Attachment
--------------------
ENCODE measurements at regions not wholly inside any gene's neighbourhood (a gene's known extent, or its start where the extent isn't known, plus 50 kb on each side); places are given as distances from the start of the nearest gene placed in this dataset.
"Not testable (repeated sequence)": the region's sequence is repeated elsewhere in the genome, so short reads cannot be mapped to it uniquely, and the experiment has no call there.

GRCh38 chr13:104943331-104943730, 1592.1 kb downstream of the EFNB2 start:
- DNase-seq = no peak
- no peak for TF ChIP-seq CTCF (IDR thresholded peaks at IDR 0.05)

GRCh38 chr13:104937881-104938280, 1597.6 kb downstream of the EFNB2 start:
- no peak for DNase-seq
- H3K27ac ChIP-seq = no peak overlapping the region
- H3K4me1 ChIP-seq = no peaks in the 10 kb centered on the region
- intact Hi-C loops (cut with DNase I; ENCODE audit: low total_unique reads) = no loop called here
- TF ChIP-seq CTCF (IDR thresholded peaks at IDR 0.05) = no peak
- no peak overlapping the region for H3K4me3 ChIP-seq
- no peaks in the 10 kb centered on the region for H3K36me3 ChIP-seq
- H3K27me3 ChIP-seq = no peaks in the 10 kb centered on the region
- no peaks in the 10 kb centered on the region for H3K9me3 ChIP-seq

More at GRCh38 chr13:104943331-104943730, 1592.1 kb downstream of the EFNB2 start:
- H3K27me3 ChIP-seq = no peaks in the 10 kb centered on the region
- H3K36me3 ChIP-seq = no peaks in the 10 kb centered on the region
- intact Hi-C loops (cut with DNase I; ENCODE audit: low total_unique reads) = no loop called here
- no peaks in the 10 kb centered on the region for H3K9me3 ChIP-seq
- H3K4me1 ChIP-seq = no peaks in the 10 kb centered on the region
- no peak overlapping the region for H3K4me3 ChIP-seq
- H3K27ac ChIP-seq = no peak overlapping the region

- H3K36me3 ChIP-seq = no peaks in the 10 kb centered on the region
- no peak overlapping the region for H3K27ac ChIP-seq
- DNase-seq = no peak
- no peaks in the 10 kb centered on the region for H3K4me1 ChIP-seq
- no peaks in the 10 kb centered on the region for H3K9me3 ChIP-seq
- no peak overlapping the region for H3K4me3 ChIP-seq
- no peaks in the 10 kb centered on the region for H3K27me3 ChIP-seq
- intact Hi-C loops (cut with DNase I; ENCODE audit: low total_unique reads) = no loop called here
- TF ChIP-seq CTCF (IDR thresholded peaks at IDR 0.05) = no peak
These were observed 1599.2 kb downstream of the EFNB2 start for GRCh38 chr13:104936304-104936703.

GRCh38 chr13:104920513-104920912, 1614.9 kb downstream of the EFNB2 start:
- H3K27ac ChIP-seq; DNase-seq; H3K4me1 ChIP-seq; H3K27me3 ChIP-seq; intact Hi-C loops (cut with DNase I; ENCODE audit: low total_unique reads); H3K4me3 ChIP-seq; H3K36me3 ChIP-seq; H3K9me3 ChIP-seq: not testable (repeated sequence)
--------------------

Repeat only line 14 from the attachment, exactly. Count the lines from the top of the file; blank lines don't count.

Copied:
- H3K27me3 ChIP-seq = no peaks in the 10 kb centered on the region